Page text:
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FCC Regroups after ‘Net Neutrality Loss

Legal options remain after court blocks FCC’s effort to guarantee fair network access.
April 6, 2010

A federal court’s smackdown of the Federal Communications Commission’s right to force broadband providers to give equal treatment to all traffic–so-called Net Neutrality–may actually make subsequent FCC efforts better, one observer says. (You can read Technology Review’s in-depth report on the subject here.)

The decision “is not fatal to the cause of network neutrality,” says Wendy Seltzer, an Internet law expert currently at the University of Colorado. She added that “the guidance from this ruling can help the FCC to craft a stronger, more lasting rule.” Network neutrality assures that Internet users can enjoy a non-discriminatory network service on which to build and get applications.

The legal battle was launched by Comcast. In the triggering event, the company had slowed access to a video file-sharing service BitTorrent. The FCC told Comcast to cease the slowdown, and later wrote rules requiring all Internet content to be treated equally. The ruling against the FCC came from the U.S. Court of Appeals in the District of Columbia Circuit, which said the commission lacks the legal authority to enforce net neutrality.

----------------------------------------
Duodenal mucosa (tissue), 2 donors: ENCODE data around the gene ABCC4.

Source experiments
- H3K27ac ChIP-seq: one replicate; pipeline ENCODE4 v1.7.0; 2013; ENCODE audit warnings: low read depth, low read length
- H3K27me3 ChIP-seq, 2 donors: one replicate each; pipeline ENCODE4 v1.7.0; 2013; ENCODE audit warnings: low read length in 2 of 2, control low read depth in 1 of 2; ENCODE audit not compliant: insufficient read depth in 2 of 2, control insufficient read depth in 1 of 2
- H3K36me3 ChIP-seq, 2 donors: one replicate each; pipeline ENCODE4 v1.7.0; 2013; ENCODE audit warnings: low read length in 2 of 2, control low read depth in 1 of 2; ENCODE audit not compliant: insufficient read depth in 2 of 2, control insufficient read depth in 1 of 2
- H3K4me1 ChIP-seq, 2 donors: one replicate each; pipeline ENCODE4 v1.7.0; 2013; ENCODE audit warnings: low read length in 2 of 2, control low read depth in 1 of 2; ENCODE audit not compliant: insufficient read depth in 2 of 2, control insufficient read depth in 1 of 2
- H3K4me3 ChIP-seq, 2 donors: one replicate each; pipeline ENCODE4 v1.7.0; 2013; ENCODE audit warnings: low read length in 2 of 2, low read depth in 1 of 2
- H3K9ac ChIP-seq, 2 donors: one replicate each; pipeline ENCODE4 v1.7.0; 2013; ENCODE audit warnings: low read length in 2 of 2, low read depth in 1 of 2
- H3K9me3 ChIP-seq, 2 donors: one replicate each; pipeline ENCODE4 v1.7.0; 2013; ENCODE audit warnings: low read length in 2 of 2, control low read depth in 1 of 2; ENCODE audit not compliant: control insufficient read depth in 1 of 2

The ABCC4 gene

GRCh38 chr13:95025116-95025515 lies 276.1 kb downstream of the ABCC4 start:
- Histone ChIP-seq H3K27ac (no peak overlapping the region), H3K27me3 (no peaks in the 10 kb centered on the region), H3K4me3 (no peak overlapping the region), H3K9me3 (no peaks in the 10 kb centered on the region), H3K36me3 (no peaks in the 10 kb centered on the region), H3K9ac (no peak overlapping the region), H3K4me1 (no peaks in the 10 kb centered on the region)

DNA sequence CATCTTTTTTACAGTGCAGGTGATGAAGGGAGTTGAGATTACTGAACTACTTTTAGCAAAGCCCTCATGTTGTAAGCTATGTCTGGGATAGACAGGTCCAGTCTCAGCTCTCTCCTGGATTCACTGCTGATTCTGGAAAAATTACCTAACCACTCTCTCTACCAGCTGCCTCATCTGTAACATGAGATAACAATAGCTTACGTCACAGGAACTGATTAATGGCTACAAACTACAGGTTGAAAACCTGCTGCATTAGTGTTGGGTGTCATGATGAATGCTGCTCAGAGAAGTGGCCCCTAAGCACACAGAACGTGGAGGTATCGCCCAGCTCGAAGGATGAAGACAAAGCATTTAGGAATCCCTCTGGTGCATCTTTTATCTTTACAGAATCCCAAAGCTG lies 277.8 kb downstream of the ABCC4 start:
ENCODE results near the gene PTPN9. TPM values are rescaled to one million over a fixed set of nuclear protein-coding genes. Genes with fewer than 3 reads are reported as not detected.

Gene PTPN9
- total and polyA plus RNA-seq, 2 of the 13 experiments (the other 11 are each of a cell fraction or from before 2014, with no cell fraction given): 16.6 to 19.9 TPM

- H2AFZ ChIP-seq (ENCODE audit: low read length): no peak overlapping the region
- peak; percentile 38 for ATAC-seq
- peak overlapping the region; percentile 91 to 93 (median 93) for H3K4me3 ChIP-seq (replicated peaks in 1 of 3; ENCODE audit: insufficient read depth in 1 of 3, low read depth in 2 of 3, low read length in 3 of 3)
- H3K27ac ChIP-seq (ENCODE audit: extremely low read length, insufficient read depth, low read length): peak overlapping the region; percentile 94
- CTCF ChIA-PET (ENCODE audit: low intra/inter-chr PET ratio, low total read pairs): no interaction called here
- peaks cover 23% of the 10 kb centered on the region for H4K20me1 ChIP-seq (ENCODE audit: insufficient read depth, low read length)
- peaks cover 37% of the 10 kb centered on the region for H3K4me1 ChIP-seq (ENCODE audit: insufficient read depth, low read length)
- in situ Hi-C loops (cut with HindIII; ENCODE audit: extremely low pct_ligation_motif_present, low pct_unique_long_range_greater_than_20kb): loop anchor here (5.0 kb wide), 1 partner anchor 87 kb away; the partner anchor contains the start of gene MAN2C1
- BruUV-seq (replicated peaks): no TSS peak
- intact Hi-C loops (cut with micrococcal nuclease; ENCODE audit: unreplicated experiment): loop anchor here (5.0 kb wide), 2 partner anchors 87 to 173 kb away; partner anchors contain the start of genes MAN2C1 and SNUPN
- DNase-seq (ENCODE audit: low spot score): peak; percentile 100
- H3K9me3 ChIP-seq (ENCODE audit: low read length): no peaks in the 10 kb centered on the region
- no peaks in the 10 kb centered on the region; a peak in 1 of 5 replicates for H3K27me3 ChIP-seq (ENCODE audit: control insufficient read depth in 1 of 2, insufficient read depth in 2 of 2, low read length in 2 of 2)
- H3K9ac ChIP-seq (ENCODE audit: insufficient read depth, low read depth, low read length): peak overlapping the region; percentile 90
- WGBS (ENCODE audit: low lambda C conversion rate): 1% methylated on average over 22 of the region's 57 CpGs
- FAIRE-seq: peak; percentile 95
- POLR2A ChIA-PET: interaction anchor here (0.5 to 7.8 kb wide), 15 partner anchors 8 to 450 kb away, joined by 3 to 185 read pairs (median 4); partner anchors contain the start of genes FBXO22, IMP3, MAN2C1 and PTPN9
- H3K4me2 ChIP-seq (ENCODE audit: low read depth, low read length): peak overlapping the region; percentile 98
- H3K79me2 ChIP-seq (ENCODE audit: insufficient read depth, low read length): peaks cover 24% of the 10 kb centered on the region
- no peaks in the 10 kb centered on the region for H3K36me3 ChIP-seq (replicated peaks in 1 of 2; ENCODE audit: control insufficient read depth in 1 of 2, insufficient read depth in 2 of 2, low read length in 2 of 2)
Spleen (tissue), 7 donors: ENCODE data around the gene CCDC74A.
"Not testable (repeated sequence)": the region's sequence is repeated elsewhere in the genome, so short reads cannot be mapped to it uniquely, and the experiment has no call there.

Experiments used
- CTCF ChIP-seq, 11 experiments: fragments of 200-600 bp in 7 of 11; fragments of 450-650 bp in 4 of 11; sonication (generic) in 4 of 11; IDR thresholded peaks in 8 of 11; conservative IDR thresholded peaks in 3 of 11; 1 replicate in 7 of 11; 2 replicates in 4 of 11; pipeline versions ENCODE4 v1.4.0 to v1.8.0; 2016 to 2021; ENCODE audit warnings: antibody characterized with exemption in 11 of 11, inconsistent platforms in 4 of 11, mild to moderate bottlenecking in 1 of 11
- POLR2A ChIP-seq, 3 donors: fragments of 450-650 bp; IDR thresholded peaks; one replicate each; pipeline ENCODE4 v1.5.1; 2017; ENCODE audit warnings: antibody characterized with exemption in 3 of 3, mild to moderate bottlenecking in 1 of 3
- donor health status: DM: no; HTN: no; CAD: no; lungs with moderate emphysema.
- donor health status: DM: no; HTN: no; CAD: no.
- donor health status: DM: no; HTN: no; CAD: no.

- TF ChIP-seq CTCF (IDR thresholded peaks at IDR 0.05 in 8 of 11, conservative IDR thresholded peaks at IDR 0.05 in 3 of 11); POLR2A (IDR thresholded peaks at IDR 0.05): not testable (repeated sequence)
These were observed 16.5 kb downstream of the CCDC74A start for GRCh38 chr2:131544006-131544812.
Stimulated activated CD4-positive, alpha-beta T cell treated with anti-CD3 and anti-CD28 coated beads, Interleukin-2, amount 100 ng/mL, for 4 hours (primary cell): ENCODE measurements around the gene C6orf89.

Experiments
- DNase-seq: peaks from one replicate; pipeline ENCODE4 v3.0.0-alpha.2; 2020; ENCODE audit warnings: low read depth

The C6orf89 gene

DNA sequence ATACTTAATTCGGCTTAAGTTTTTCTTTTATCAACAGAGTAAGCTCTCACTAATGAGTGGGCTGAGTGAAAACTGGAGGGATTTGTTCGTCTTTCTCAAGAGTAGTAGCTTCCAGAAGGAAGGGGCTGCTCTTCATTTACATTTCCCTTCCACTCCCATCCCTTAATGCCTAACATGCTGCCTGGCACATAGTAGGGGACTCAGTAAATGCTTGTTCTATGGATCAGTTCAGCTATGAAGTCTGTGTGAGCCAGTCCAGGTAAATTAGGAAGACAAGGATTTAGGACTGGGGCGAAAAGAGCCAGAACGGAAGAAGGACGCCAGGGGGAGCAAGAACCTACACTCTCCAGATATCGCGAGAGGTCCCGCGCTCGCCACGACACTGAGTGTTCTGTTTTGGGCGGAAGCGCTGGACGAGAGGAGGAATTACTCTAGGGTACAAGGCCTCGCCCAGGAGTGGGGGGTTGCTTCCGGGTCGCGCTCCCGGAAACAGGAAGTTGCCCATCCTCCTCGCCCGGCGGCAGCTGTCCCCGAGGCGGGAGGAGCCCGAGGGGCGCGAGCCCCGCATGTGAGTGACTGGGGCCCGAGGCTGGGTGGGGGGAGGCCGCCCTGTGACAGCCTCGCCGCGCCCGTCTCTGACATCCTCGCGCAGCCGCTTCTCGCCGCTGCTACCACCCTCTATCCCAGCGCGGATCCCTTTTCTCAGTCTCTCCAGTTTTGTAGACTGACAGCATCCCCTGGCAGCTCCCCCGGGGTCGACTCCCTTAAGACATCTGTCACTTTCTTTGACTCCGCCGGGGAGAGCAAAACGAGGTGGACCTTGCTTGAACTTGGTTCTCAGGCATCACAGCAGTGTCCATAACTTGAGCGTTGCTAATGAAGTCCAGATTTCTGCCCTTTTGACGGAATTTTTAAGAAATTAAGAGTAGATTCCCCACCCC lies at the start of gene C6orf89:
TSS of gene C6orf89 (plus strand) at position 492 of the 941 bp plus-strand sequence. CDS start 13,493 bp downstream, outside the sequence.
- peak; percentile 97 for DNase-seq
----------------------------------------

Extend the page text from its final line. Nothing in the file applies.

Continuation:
In the short term, the ruling means ISPs can, in theory, do things like charge more to heavy users of the networks, or restrict video content. But the FCC, in a statement, said that the court had “in no way disagreed with the importance of providing a free and open Internet, nor did it close the door to other methods for achieving this important end.”

To resuscitate the FCC’s regulatory bid, Congress could pass a law explicitly giving the FCC authority to enforce net neutrality. Failing that, Seltzer said “…the FCC can reach deeper into the Telecommunications Act and classify at least part of broadband Internet service provision as Title II “telecommunications service” and demand neutrality based on that jurisdiction.”

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Illustration by Rose WongIllustration by Rose Wong

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